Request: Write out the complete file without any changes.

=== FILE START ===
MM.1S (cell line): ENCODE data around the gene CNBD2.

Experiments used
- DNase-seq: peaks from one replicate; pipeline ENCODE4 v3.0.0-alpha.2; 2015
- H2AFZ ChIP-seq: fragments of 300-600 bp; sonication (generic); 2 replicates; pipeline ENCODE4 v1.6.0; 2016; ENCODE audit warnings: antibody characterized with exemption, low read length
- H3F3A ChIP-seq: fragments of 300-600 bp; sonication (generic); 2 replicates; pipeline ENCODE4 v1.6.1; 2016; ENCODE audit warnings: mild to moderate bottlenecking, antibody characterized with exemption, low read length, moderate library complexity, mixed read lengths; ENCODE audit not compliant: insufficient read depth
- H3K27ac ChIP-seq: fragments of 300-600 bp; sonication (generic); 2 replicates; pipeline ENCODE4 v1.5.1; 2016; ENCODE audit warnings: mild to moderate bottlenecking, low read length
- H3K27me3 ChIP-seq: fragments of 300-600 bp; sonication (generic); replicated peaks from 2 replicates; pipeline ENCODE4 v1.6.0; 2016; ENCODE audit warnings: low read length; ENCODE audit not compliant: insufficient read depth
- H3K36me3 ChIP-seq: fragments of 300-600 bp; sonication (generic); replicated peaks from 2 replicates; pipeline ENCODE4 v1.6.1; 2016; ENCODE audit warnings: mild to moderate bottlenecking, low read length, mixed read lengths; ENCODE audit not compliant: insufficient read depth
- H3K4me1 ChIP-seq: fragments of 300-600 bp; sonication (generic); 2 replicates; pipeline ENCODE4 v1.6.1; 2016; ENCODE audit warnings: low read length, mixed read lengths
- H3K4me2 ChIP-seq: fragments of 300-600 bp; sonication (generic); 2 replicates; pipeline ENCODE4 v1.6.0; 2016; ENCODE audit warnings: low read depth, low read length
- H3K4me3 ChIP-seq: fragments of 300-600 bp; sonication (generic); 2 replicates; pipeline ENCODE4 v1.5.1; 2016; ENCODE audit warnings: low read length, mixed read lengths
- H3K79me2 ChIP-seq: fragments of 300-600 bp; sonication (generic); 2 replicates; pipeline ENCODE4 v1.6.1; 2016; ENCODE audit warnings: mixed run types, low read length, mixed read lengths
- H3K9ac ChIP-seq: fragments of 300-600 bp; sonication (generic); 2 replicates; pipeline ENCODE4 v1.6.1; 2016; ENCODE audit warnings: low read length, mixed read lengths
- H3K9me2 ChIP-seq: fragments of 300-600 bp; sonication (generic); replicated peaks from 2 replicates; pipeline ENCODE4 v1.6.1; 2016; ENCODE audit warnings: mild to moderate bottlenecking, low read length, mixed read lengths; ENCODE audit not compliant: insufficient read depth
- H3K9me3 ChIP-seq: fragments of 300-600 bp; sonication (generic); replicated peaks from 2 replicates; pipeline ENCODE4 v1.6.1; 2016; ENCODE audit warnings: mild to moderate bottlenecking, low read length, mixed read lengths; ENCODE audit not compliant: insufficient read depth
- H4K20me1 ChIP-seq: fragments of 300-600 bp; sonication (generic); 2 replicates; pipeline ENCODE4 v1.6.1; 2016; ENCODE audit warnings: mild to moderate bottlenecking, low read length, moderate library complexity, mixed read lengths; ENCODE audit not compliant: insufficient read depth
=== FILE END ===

MM.1S (cell line): ENCODE data around the gene CNBD2.

Experiments used
- DNase-seq: peaks from one replicate; pipeline ENCODE4 v3.0.0-alpha.2; 2015
- H2AFZ ChIP-seq: fragments of 300-600 bp; sonication (generic); 2 replicates; pipeline ENCODE4 v1.6.0; 2016; ENCODE audit warnings: antibody characterized with exemption, low read length
- H3F3A ChIP-seq: fragments of 300-600 bp; sonication (generic); 2 replicates; pipeline ENCODE4 v1.6.1; 2016; ENCODE audit warnings: mild to moderate bottlenecking, antibody characterized with exemption, low read length, moderate library complexity, mixed read lengths; ENCODE audit not compliant: insufficient read depth
- H3K27ac ChIP-seq: fragments of 300-600 bp; sonication (generic); 2 replicates; pipeline ENCODE4 v1.5.1; 2016; ENCODE audit warnings: mild to moderate bottlenecking, low read length
- H3K27me3 ChIP-seq: fragments of 300-600 bp; sonication (generic); replicated peaks from 2 replicates; pipeline ENCODE4 v1.6.0; 2016; ENCODE audit warnings: low read length; ENCODE audit not compliant: insufficient read depth
- H3K36me3 ChIP-seq: fragments of 300-600 bp; sonication (generic); replicated peaks from 2 replicates; pipeline ENCODE4 v1.6.1; 2016; ENCODE audit warnings: mild to moderate bottlenecking, low read length, mixed read lengths; ENCODE audit not compliant: insufficient read depth
- H3K4me1 ChIP-seq: fragments of 300-600 bp; sonication (generic); 2 replicates; pipeline ENCODE4 v1.6.1; 2016; ENCODE audit warnings: low read length, mixed read lengths
- H3K4me2 ChIP-seq: fragments of 300-600 bp; sonication (generic); 2 replicates; pipeline ENCODE4 v1.6.0; 2016; ENCODE audit warnings: low read depth, low read length
- H3K4me3 ChIP-seq: fragments of 300-600 bp; sonication (generic); 2 replicates; pipeline ENCODE4 v1.5.1; 2016; ENCODE audit warnings: low read length, mixed read lengths
- H3K79me2 ChIP-seq: fragments of 300-600 bp; sonication (generic); 2 replicates; pipeline ENCODE4 v1.6.1; 2016; ENCODE audit warnings: mixed run types, low read length, mixed read lengths
- H3K9ac ChIP-seq: fragments of 300-600 bp; sonication (generic); 2 replicates; pipeline ENCODE4 v1.6.1; 2016; ENCODE audit warnings: low read length, mixed read lengths
- H3K9me2 ChIP-seq: fragments of 300-600 bp; sonication (generic); replicated peaks from 2 replicates; pipeline ENCODE4 v1.6.1; 2016; ENCODE audit warnings: mild to moderate bottlenecking, low read length, mixed read lengths; ENCODE audit not compliant: insufficient read depth
- H3K9me3 ChIP-seq: fragments of 300-600 bp; sonication (generic); replicated peaks from 2 replicates; pipeline ENCODE4 v1.6.1; 2016; ENCODE audit warnings: mild to moderate bottlenecking, low read length, mixed read lengths; ENCODE audit not compliant: insufficient read depth
- H4K20me1 ChIP-seq: fragments of 300-600 bp; sonication (generic); 2 replicates; pipeline ENCODE4 v1.6.1; 2016; ENCODE audit warnings: mild to moderate bottlenecking, low read length, moderate library complexity, mixed read lengths; ENCODE audit not compliant: insufficient read depth